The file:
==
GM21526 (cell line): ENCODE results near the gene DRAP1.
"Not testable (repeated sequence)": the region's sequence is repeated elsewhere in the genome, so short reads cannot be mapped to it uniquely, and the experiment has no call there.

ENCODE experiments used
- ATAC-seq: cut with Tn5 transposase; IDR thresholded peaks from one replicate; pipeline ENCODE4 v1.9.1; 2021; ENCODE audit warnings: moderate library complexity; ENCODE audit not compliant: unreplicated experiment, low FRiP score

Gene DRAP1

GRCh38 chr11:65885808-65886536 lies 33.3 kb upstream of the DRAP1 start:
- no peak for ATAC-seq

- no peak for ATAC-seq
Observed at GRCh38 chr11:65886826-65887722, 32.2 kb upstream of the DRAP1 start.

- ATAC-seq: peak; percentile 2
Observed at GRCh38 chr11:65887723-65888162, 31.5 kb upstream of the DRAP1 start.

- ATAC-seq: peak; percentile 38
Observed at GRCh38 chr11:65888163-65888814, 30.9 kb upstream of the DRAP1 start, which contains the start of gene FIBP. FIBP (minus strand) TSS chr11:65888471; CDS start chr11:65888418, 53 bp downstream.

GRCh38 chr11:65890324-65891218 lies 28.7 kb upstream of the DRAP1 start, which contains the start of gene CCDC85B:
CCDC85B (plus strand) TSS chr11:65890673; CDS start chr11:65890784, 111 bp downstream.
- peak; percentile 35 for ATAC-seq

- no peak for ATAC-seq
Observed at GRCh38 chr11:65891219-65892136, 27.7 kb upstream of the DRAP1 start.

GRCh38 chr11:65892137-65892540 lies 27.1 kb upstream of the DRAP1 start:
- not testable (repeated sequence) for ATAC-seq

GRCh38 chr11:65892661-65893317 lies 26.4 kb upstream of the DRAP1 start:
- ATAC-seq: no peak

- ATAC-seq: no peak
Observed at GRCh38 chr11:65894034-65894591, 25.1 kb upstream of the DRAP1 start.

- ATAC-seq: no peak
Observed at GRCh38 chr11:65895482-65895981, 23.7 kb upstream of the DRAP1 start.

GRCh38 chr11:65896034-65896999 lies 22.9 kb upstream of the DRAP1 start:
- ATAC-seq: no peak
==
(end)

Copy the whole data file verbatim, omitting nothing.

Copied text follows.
GM21526 (cell line): ENCODE results near the gene DRAP1.
"Not testable (repeated sequence)": the region's sequence is repeated elsewhere in the genome, so short reads cannot be mapped to it uniquely, and the experiment has no call there.

ENCODE experiments used
- ATAC-seq: cut with Tn5 transposase; IDR thresholded peaks from one replicate; pipeline ENCODE4 v1.9.1; 2021; ENCODE audit warnings: moderate library complexity; ENCODE audit not compliant: unreplicated experiment, low FRiP score

Gene DRAP1

GRCh38 chr11:65885808-65886536 lies 33.3 kb upstream of the DRAP1 start:
- no peak for ATAC-seq

- no peak for ATAC-seq
Observed at GRCh38 chr11:65886826-65887722, 32.2 kb upstream of the DRAP1 start.

- ATAC-seq: peak; percentile 2
Observed at GRCh38 chr11:65887723-65888162, 31.5 kb upstream of the DRAP1 start.

- ATAC-seq: peak; percentile 38
Observed at GRCh38 chr11:65888163-65888814, 30.9 kb upstream of the DRAP1 start, which contains the start of gene FIBP. FIBP (minus strand) TSS chr11:65888471; CDS start chr11:65888418, 53 bp downstream.

GRCh38 chr11:65890324-65891218 lies 28.7 kb upstream of the DRAP1 start, which contains the start of gene CCDC85B:
CCDC85B (plus strand) TSS chr11:65890673; CDS start chr11:65890784, 111 bp downstream.
- peak; percentile 35 for ATAC-seq

- no peak for ATAC-seq
Observed at GRCh38 chr11:65891219-65892136, 27.7 kb upstream of the DRAP1 start.

GRCh38 chr11:65892137-65892540 lies 27.1 kb upstream of the DRAP1 start:
- not testable (repeated sequence) for ATAC-seq

GRCh38 chr11:65892661-65893317 lies 26.4 kb upstream of the DRAP1 start:
- ATAC-seq: no peak

- ATAC-seq: no peak
Observed at GRCh38 chr11:65894034-65894591, 25.1 kb upstream of the DRAP1 start.

- ATAC-seq: no peak
Observed at GRCh38 chr11:65895482-65895981, 23.7 kb upstream of the DRAP1 start.

GRCh38 chr11:65896034-65896999 lies 22.9 kb upstream of the DRAP1 start:
- ATAC-seq: no peak